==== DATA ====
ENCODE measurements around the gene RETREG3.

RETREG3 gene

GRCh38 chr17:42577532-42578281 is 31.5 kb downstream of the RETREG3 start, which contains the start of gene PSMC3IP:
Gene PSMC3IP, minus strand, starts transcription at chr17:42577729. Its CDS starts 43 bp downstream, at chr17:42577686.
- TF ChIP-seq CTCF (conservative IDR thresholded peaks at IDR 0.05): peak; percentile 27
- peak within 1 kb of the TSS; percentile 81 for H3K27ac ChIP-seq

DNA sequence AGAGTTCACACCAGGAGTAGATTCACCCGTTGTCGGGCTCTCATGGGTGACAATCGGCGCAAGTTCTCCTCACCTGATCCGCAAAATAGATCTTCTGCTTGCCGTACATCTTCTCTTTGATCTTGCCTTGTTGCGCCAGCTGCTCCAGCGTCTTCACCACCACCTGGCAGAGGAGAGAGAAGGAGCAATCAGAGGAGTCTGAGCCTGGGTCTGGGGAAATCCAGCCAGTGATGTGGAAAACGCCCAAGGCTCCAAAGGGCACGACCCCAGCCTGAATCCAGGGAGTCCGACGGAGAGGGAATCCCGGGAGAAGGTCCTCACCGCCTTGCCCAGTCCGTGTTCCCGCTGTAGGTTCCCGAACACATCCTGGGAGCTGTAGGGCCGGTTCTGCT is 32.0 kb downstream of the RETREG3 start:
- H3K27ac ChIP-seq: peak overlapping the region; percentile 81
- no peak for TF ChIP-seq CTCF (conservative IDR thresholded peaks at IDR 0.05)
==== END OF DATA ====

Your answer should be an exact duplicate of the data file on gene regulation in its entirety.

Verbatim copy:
ENCODE measurements around the gene RETREG3.

RETREG3 gene

GRCh38 chr17:42577532-42578281 is 31.5 kb downstream of the RETREG3 start, which contains the start of gene PSMC3IP:
Gene PSMC3IP, minus strand, starts transcription at chr17:42577729. Its CDS starts 43 bp downstream, at chr17:42577686.
- TF ChIP-seq CTCF (conservative IDR thresholded peaks at IDR 0.05): peak; percentile 27
- peak within 1 kb of the TSS; percentile 81 for H3K27ac ChIP-seq

DNA sequence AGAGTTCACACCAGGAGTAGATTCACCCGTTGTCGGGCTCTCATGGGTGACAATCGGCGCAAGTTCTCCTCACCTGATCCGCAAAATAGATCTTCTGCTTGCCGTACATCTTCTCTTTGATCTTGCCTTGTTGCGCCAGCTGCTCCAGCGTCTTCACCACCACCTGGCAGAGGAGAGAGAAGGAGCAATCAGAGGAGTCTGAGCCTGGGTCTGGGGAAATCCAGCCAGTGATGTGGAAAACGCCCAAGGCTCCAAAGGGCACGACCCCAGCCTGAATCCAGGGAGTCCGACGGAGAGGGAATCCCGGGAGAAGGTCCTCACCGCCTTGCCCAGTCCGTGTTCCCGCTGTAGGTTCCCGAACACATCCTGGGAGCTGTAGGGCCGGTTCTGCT is 32.0 kb downstream of the RETREG3 start:
- H3K27ac ChIP-seq: peak overlapping the region; percentile 81
- no peak for TF ChIP-seq CTCF (conservative IDR thresholded peaks at IDR 0.05)